Mini Therapy Horse Partnering

It’s not a simple task to train a therapy horse, but the rewards are great.
It’s not a simple task to train a therapy horse, but the rewards are great.

Burnout, trauma and stress levels are high due to the pandemic, changes in work and school environments, and the high cost of living. As a horse person, you know the therapeutic benefits of simply being in a horse’s presence. If you want to share those benefits with others, then you and your therapy Miniature Horse need to gain the experience needed to do so safely for both of you.

“The field is exceptionally rewarding, and being able to have an impact on people is great. You can help people in so many ways when you have a Miniature Horse by your side that you never could on your own,” said Lisa Moad, founder of Seven Oaks Farm Miniature Therapy Horses in Ohio. The farm specializes in training handlers and trainers to deliver high-quality therapy services in partnership with minis.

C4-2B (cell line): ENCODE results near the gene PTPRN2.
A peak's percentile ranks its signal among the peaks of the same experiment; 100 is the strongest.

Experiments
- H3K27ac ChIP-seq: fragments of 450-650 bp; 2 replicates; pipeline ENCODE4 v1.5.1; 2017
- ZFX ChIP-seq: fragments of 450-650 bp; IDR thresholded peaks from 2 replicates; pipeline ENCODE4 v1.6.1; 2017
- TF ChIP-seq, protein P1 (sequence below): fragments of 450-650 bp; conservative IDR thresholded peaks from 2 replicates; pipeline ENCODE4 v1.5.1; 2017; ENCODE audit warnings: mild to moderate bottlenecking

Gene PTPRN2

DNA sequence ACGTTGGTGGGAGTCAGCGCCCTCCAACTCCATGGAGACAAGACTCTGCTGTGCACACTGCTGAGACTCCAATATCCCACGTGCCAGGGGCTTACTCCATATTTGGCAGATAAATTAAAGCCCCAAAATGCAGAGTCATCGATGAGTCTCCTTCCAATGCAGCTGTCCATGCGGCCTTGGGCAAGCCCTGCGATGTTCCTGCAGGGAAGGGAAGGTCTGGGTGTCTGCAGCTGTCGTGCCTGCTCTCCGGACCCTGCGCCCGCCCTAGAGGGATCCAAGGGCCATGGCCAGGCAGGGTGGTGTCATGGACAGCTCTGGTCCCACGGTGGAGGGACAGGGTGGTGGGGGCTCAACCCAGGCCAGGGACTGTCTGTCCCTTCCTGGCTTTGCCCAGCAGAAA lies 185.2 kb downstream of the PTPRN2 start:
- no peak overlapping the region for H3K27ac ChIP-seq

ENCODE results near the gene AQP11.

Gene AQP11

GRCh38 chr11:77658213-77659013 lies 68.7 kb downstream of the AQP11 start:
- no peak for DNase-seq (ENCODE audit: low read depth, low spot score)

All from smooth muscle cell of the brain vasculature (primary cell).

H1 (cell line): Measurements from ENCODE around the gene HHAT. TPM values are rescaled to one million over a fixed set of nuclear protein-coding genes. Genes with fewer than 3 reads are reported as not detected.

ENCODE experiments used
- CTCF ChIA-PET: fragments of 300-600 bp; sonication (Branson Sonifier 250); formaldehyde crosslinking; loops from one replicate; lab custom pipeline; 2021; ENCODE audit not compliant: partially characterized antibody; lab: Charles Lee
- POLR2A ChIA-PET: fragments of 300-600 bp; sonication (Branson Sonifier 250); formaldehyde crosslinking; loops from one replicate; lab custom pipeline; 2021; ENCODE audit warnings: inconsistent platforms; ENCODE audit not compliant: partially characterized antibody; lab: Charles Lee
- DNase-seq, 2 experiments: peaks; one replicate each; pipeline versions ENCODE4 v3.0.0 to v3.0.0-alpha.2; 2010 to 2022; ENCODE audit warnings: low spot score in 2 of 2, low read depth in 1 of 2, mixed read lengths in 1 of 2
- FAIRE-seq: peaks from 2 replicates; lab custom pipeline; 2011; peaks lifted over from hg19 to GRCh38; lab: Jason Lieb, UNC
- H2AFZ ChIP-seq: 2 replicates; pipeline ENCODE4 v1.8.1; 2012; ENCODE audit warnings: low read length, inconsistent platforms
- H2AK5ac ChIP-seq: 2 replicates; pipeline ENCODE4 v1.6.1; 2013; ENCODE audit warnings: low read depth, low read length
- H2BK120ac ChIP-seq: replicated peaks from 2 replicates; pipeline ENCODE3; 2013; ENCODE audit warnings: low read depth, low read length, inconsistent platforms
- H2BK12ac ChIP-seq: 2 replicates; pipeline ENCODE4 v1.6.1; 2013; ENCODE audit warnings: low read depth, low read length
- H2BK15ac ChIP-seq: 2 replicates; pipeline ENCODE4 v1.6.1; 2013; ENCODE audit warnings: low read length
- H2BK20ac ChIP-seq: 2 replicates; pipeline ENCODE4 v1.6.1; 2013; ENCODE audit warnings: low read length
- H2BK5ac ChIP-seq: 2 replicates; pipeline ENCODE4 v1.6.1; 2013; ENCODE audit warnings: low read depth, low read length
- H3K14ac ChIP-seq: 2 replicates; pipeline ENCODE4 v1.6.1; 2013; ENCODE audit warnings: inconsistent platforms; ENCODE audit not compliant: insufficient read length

If you want to get involved with therapy horses, look groups that are willing to help you get answers to your questions. It’s not a simple task to train a therapy horse, but the rewards are great.

“Realize that doing therapy work will cost you emotionally; it will cost you physically as you train; and it will cost you financially as you care for your horse,” she said. “Good, consistent training is the key to any program, and that applies as much to the handler as the horse.”

When Carrie Brady—owner of Possibilities Farm in New York—first started working with therapy horses, she discovered that everyone had his or her own approach. However, the one constant that was imperative was having a relationship with the minis and knowing what will work best for them.

“Don’t underestimate your role—you are providing safety for your mini,” said Brady. “On one trip, I made the mistake of handing Paddington’s lead rope to another experienced horse person so I could step back and take a picture. As soon as I let go of the rope, Paddington started to worry and trotted to the door. I learned that any time we travel, I either need to always be the one holding the lead rope or to allow him to get to know the person long before the offsite visit.”

Editor’s note: Anyone interested in working with mini therapy horses should volunteer at reputable facilities to “learn the ropes” and get training for themselves and their horses before embarking on the mission of providing therapy services. If you need a therapy horse yourself, make sure to work with your veterinarian to ensure the horse’s physical and mental needs are met.






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